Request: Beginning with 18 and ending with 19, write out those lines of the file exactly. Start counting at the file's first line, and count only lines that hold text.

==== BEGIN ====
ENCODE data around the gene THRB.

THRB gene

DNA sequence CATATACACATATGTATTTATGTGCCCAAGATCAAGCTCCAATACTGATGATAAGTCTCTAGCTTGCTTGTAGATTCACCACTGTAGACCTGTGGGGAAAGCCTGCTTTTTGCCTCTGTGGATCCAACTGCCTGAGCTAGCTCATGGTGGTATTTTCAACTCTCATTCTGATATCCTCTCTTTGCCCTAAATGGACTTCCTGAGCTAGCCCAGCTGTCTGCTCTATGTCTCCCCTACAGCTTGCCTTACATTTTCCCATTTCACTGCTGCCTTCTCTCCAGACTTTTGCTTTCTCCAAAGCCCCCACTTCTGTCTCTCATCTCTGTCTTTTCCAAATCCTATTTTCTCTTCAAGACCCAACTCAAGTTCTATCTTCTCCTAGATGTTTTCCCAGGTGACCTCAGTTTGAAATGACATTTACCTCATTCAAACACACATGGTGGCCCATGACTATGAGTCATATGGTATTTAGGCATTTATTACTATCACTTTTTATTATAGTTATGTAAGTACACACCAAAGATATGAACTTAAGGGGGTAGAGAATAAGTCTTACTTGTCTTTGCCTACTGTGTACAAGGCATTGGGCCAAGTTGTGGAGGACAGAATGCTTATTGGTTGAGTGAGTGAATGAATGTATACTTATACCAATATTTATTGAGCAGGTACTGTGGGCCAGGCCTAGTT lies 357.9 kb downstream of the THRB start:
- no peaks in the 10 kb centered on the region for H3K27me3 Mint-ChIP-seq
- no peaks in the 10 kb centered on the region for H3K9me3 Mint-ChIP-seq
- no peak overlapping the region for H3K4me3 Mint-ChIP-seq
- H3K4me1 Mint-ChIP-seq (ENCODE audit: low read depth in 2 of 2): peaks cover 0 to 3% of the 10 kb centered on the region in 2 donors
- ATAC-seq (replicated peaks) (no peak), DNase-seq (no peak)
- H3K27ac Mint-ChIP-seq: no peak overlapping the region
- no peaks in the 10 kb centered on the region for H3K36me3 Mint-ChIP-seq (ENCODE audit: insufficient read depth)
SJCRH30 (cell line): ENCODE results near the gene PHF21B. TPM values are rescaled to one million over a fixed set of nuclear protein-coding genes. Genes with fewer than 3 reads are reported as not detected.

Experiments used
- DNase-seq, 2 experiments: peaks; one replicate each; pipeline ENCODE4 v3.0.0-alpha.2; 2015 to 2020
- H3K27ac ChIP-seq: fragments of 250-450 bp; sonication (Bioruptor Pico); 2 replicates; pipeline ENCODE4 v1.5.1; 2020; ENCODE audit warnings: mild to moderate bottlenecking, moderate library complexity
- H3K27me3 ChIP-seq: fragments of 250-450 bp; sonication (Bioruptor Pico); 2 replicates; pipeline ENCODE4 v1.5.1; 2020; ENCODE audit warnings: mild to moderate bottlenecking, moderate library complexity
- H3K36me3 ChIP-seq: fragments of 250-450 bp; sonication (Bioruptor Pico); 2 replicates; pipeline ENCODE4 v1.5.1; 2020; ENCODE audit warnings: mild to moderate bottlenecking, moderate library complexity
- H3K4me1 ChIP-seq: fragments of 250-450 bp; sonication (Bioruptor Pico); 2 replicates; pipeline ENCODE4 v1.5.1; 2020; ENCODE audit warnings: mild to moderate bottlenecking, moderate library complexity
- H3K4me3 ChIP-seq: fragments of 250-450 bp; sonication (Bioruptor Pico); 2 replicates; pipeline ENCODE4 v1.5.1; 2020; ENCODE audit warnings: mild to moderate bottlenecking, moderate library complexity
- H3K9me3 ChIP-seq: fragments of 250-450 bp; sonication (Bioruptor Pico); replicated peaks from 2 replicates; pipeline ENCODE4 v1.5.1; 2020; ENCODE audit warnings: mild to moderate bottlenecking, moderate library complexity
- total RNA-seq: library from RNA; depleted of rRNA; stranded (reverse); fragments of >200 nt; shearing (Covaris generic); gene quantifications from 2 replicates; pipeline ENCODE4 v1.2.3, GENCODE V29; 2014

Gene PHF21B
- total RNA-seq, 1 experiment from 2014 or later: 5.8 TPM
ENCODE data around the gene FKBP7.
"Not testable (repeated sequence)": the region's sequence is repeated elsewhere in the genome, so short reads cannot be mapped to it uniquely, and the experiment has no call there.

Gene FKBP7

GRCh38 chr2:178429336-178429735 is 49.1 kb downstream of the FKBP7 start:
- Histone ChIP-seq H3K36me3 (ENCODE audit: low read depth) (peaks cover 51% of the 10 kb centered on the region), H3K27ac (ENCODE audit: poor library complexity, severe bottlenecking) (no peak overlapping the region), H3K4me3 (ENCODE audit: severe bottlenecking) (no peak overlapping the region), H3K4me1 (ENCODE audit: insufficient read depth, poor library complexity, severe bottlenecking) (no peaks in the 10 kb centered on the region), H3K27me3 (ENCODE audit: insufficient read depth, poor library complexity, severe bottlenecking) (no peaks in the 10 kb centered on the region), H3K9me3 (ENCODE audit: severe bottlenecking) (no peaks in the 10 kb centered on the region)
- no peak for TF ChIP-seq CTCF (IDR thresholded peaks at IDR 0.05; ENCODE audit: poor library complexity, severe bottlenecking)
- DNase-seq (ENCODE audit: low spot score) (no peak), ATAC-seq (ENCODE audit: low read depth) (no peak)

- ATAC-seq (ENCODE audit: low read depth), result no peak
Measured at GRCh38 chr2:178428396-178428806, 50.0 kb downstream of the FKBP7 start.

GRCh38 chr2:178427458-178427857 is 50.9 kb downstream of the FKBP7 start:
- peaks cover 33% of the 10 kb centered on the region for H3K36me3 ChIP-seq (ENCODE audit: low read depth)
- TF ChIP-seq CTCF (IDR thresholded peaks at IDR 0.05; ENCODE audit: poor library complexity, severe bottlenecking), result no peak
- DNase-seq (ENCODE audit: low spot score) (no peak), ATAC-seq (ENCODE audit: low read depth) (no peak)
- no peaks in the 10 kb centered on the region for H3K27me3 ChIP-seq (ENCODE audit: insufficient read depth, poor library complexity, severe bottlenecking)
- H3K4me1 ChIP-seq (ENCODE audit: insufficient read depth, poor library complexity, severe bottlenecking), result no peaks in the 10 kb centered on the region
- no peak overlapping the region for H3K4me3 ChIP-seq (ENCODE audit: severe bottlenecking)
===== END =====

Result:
- H3K4me3 ChIP-seq: fragments of 250-450 bp; sonication (Bioruptor Pico); 2 replicates; pipeline ENCODE4 v1.5.1; 2020; ENCODE audit warnings: mild to moderate bottlenecking, moderate library complexity
- H3K9me3 ChIP-seq: fragments of 250-450 bp; sonication (Bioruptor Pico); replicated peaks from 2 replicates; pipeline ENCODE4 v1.5.1; 2020; ENCODE audit warnings: mild to moderate bottlenecking, moderate library complexity